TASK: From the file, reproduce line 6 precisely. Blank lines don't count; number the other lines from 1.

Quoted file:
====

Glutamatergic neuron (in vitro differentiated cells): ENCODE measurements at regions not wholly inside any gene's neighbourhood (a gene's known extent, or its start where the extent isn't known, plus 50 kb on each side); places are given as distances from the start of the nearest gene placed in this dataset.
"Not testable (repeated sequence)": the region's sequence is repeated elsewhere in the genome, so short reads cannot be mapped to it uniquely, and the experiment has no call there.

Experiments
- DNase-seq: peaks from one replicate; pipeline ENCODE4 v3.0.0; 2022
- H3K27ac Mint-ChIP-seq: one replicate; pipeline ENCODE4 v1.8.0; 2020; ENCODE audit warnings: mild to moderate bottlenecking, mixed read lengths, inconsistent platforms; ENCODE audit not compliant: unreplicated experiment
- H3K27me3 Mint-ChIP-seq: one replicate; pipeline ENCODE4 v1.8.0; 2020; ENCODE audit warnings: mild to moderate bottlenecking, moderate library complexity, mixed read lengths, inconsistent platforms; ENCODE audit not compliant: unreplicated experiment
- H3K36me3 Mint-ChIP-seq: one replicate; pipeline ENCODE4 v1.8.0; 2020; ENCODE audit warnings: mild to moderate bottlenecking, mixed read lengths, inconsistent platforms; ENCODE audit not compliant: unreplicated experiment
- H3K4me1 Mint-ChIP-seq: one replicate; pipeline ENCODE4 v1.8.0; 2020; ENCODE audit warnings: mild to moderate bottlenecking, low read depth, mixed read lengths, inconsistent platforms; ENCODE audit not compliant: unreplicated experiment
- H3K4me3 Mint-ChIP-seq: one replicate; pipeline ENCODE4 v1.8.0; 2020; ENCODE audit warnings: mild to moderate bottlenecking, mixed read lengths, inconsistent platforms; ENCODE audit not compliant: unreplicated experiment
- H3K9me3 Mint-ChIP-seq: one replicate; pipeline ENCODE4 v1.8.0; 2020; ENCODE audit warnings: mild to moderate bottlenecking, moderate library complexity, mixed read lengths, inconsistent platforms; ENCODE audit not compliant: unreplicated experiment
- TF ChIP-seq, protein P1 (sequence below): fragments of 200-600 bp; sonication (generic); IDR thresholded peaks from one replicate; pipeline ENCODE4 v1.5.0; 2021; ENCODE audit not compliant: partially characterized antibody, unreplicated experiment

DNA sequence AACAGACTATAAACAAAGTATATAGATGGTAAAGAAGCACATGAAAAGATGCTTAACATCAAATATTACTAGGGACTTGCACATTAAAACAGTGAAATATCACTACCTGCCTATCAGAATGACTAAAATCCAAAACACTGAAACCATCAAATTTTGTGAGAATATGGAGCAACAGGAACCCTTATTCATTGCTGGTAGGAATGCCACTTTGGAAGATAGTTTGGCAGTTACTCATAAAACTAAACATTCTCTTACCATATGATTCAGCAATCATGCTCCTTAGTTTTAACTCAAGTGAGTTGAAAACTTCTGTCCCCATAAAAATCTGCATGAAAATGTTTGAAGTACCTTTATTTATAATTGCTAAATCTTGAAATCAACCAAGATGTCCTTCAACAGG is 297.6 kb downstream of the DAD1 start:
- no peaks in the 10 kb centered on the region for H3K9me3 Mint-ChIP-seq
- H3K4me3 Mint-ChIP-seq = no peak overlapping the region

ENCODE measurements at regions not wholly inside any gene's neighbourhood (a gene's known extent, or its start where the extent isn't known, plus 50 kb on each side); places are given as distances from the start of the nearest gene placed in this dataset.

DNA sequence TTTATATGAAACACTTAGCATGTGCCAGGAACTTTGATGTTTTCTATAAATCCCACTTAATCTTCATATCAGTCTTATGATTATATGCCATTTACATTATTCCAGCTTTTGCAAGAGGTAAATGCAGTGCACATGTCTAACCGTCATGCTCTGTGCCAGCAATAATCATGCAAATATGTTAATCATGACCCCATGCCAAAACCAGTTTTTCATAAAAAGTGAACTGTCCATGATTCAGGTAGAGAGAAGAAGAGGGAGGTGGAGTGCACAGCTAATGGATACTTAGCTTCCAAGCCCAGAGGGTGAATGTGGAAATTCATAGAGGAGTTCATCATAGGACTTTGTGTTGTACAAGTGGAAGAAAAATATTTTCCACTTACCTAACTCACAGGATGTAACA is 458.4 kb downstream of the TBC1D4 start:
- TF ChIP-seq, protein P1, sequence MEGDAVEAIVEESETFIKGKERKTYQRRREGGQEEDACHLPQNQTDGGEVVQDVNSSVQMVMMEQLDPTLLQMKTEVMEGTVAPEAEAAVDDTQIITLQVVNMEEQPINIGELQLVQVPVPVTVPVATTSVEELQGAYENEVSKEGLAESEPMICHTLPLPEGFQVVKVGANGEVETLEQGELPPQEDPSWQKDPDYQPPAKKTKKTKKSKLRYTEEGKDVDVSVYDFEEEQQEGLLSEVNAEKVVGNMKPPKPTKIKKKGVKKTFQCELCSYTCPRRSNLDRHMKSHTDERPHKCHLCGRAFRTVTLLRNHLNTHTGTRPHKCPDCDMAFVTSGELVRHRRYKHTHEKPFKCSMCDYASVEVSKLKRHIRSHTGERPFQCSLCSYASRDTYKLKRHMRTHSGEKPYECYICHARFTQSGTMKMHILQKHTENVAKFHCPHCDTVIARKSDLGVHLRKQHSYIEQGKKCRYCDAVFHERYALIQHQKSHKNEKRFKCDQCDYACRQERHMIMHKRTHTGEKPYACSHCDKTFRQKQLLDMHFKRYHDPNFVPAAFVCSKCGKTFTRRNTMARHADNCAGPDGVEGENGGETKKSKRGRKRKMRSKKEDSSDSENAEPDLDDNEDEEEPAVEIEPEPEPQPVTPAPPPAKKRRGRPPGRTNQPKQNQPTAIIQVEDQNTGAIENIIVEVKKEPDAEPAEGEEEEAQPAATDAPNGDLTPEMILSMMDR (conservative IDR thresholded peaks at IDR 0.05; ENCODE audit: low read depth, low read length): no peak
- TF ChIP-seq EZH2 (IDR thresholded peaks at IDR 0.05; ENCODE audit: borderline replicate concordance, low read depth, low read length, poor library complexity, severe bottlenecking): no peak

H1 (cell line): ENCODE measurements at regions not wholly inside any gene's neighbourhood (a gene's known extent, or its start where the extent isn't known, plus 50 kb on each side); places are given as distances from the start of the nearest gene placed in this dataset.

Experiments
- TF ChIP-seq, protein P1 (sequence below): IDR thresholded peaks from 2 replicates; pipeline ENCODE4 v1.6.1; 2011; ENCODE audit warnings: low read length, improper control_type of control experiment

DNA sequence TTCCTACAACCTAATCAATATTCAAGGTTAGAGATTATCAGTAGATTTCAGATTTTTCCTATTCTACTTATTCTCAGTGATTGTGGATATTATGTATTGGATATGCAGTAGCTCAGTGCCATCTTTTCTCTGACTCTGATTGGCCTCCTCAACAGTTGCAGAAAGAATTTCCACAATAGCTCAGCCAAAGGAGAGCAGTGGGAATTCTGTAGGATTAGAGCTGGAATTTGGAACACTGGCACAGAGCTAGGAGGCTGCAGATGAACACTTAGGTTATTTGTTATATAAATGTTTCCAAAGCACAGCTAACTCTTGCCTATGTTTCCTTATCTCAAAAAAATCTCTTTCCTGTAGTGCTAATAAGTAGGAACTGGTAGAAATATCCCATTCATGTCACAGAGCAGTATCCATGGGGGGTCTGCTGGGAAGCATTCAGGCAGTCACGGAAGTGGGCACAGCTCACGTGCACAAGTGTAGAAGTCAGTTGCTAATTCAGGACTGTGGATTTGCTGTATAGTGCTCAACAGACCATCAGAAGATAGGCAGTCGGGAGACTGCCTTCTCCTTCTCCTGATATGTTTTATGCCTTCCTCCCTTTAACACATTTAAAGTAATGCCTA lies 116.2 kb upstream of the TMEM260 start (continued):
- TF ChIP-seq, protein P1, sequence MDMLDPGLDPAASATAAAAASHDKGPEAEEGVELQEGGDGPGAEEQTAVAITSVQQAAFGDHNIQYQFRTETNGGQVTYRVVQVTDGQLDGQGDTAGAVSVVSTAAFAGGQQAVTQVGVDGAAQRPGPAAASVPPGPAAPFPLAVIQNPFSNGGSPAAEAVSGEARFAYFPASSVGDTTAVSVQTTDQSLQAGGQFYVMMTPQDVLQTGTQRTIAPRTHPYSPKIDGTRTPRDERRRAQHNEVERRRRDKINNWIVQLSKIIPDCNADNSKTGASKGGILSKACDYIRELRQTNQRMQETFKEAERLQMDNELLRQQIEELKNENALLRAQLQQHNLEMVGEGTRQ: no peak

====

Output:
- H3K27me3 Mint-ChIP-seq: one replicate; pipeline ENCODE4 v1.8.0; 2020; ENCODE audit warnings: mild to moderate bottlenecking, moderate library complexity, mixed read lengths, inconsistent platforms; ENCODE audit not compliant: unreplicated experiment